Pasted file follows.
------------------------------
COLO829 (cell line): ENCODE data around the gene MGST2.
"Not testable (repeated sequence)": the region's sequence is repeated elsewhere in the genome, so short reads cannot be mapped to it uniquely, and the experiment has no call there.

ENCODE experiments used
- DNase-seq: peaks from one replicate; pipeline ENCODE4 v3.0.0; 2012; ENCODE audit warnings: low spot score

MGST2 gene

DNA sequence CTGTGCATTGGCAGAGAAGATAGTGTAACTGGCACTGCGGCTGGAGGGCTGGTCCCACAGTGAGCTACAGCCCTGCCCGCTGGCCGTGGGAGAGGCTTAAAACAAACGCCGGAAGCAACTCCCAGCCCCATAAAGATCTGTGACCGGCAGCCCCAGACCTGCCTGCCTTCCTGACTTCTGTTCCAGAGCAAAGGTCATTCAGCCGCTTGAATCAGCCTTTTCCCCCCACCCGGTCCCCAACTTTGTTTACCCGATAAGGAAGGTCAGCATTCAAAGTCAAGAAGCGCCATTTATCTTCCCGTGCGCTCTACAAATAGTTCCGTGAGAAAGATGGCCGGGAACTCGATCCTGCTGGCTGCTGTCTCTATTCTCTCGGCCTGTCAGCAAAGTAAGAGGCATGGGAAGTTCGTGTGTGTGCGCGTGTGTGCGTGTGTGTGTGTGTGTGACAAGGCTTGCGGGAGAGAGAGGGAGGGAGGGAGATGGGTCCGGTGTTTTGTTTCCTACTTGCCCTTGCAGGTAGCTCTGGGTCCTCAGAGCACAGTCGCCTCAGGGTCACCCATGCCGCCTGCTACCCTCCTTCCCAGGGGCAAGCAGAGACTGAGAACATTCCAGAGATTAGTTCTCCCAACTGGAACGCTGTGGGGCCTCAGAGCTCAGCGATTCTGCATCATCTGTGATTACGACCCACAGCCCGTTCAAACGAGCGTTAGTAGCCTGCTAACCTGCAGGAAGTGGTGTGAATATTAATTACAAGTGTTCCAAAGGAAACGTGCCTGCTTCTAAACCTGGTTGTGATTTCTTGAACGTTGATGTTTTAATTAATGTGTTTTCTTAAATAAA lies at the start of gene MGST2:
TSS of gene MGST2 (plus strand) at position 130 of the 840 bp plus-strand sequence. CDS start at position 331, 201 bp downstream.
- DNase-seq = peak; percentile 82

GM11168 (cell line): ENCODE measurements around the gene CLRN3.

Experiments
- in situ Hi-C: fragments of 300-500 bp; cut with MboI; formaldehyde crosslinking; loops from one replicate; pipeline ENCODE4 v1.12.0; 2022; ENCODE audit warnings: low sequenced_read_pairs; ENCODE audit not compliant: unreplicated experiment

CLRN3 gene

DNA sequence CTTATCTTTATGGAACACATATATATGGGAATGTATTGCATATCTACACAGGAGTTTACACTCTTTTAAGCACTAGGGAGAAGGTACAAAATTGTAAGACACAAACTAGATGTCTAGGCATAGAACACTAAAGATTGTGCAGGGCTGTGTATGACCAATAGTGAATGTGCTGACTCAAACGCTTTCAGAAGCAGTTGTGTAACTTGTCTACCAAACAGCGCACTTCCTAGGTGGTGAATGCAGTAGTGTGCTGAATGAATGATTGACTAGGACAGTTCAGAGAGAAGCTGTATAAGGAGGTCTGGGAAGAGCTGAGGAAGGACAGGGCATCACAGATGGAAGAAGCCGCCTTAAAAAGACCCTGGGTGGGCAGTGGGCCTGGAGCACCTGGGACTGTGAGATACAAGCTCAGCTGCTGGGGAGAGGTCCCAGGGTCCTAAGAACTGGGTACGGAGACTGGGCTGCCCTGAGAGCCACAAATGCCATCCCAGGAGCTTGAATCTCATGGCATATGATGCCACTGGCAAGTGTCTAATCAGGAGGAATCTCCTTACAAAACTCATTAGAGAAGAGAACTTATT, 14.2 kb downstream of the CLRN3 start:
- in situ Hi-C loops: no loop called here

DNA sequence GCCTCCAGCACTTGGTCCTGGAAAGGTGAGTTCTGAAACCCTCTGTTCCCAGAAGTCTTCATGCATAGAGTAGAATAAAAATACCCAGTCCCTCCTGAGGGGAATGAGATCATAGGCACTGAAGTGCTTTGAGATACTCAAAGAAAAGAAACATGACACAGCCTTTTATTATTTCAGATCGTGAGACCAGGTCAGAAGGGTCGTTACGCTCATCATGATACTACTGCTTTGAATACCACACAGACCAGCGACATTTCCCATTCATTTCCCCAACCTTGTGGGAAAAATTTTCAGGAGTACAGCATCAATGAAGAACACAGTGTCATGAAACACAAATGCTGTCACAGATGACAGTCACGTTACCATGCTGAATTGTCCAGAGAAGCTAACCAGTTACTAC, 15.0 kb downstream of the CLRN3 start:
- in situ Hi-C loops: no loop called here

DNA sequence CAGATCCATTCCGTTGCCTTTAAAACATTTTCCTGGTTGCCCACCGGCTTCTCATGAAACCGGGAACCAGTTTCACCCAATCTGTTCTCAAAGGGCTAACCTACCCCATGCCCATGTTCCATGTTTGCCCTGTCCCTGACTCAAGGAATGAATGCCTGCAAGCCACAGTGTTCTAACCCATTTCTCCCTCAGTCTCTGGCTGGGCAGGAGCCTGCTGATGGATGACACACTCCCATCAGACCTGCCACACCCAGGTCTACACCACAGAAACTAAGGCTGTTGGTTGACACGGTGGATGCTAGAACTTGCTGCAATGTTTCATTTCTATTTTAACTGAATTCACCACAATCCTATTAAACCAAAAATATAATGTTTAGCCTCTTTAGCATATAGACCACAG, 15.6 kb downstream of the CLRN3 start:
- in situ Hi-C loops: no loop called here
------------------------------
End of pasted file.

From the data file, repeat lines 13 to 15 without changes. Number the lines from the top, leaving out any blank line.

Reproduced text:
DNA sequence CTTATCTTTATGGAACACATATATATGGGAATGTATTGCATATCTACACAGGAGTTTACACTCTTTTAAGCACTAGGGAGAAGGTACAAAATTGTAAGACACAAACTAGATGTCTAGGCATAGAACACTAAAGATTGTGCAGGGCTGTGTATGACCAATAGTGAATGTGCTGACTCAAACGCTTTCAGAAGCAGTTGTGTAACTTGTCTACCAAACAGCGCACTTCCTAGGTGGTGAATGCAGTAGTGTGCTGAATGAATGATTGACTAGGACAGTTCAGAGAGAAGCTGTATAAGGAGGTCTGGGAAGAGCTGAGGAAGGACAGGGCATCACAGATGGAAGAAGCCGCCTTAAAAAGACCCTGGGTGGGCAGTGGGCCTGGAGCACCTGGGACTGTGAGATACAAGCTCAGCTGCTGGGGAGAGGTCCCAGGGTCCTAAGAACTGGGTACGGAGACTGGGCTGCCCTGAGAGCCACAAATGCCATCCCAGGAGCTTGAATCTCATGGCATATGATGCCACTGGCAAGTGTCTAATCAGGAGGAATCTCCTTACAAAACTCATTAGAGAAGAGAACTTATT, 14.2 kb downstream of the CLRN3 start:
- in situ Hi-C loops: no loop called here

DNA sequence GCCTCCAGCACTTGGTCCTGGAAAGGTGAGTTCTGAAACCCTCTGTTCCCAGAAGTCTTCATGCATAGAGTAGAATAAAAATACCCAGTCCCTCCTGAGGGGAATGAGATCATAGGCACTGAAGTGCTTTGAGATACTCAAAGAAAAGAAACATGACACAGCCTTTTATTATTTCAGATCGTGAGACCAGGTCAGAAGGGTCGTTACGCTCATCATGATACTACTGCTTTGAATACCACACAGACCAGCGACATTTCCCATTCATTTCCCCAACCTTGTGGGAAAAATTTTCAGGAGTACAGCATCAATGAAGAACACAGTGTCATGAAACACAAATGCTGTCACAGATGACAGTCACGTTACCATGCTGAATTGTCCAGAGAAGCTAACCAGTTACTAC, 15.0 kb downstream of the CLRN3 start: